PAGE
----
if x = 3
and z is unassigned,
why does z = x  x
evaluates to 2?
my professor is lecturing about this at the moment, and I'm currently stuck with this dilemma. Unfortunately, no one can explain why it happens.
if my professor is lecturing about this at the moment, and I'm currently stuck with this dilemma. Unfortunately, no one can explain why it happens. 

on x, x = 3, and after that it's 2. on x, x = 1, because substraction (from 2) is done beforehand. Therefore, 3  1 = 2.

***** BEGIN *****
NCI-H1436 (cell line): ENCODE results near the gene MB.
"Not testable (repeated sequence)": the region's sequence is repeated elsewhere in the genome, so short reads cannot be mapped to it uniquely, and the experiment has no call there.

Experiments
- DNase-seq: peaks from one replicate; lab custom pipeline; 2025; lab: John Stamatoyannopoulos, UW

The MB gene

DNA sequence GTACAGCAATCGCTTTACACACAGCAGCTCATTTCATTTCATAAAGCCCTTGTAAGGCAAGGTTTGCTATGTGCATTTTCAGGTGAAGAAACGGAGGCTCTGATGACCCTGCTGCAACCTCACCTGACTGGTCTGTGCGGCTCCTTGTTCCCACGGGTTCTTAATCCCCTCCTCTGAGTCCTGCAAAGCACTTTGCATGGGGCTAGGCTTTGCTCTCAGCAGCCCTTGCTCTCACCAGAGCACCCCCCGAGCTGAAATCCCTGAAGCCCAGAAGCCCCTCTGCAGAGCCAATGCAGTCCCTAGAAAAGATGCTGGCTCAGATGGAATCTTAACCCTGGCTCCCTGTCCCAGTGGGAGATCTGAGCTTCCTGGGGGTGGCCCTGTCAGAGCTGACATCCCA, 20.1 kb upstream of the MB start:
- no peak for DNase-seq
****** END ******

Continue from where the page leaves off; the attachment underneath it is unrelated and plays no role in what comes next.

Here is the order of operations, illustrated for better understanding:
The 


Ok, its pretty simple: let's add brackets:
^^ this is how compiler sees your code after tokenizing. Compiler evaluates equation (right part) from left to right Now,
Current value of X is 3, decremented is 2  so, in equation we'll get 3, but X will contain new value 2.
Current value of X is 2 (because previous operation decremented it), and now we want to decrease it once again. 21 = 1, got it. Now, back to whole equation: 


x—  x
? – dtsg Jun 14 '12 at 7:48C#
or this is aJavaScript
? Choose correct tag, please. – Tigran Jun 14 '12 at 7:49x
(x minus minus) minusx
(minus minus x) – Matt Jun 14 '12 at 7:49x
andx
differences. – Steve B Jun 14 '12 at 7:55